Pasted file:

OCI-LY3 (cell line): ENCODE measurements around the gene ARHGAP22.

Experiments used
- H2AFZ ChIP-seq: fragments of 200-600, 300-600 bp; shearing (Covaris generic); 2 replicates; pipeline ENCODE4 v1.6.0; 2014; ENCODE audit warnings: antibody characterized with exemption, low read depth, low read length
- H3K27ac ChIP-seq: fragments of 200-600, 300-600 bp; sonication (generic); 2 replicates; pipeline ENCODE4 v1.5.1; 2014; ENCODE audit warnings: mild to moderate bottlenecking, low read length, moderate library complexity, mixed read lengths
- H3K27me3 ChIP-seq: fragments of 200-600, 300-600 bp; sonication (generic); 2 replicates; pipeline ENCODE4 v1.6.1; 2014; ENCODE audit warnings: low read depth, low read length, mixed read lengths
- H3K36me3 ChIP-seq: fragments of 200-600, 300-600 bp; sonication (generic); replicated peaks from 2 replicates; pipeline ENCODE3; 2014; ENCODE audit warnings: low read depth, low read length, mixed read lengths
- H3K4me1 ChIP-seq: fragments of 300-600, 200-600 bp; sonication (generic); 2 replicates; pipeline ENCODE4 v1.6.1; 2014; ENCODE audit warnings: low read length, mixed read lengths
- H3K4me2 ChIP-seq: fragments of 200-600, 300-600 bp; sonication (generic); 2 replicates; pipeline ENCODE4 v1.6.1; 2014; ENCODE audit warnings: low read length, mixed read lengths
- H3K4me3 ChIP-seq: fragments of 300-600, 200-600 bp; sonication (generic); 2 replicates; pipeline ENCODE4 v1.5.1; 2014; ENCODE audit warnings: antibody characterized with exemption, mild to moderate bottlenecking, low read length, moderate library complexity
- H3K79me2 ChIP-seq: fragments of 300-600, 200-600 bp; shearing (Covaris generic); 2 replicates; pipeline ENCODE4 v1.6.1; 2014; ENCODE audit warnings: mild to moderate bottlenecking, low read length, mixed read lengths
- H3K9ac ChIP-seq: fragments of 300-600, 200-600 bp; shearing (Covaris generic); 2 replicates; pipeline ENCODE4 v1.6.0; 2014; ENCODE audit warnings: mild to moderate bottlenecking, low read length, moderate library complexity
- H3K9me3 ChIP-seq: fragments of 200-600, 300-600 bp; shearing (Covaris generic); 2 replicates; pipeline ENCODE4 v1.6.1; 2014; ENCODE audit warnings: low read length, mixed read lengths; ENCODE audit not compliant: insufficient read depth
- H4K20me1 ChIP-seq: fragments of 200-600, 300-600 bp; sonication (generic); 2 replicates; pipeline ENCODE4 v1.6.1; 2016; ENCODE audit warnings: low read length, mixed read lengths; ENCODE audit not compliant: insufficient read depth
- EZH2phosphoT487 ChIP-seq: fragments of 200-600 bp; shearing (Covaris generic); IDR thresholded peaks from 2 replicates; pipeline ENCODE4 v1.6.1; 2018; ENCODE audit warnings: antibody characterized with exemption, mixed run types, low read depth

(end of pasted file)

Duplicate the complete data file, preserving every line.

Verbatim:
OCI-LY3 (cell line): ENCODE measurements around the gene ARHGAP22.

Experiments used
- H2AFZ ChIP-seq: fragments of 200-600, 300-600 bp; shearing (Covaris generic); 2 replicates; pipeline ENCODE4 v1.6.0; 2014; ENCODE audit warnings: antibody characterized with exemption, low read depth, low read length
- H3K27ac ChIP-seq: fragments of 200-600, 300-600 bp; sonication (generic); 2 replicates; pipeline ENCODE4 v1.5.1; 2014; ENCODE audit warnings: mild to moderate bottlenecking, low read length, moderate library complexity, mixed read lengths
- H3K27me3 ChIP-seq: fragments of 200-600, 300-600 bp; sonication (generic); 2 replicates; pipeline ENCODE4 v1.6.1; 2014; ENCODE audit warnings: low read depth, low read length, mixed read lengths
- H3K36me3 ChIP-seq: fragments of 200-600, 300-600 bp; sonication (generic); replicated peaks from 2 replicates; pipeline ENCODE3; 2014; ENCODE audit warnings: low read depth, low read length, mixed read lengths
- H3K4me1 ChIP-seq: fragments of 300-600, 200-600 bp; sonication (generic); 2 replicates; pipeline ENCODE4 v1.6.1; 2014; ENCODE audit warnings: low read length, mixed read lengths
- H3K4me2 ChIP-seq: fragments of 200-600, 300-600 bp; sonication (generic); 2 replicates; pipeline ENCODE4 v1.6.1; 2014; ENCODE audit warnings: low read length, mixed read lengths
- H3K4me3 ChIP-seq: fragments of 300-600, 200-600 bp; sonication (generic); 2 replicates; pipeline ENCODE4 v1.5.1; 2014; ENCODE audit warnings: antibody characterized with exemption, mild to moderate bottlenecking, low read length, moderate library complexity
- H3K79me2 ChIP-seq: fragments of 300-600, 200-600 bp; shearing (Covaris generic); 2 replicates; pipeline ENCODE4 v1.6.1; 2014; ENCODE audit warnings: mild to moderate bottlenecking, low read length, mixed read lengths
- H3K9ac ChIP-seq: fragments of 300-600, 200-600 bp; shearing (Covaris generic); 2 replicates; pipeline ENCODE4 v1.6.0; 2014; ENCODE audit warnings: mild to moderate bottlenecking, low read length, moderate library complexity
- H3K9me3 ChIP-seq: fragments of 200-600, 300-600 bp; shearing (Covaris generic); 2 replicates; pipeline ENCODE4 v1.6.1; 2014; ENCODE audit warnings: low read length, mixed read lengths; ENCODE audit not compliant: insufficient read depth
- H4K20me1 ChIP-seq: fragments of 200-600, 300-600 bp; sonication (generic); 2 replicates; pipeline ENCODE4 v1.6.1; 2016; ENCODE audit warnings: low read length, mixed read lengths; ENCODE audit not compliant: insufficient read depth
- EZH2phosphoT487 ChIP-seq: fragments of 200-600 bp; shearing (Covaris generic); IDR thresholded peaks from 2 replicates; pipeline ENCODE4 v1.6.1; 2018; ENCODE audit warnings: antibody characterized with exemption, mixed run types, low read depth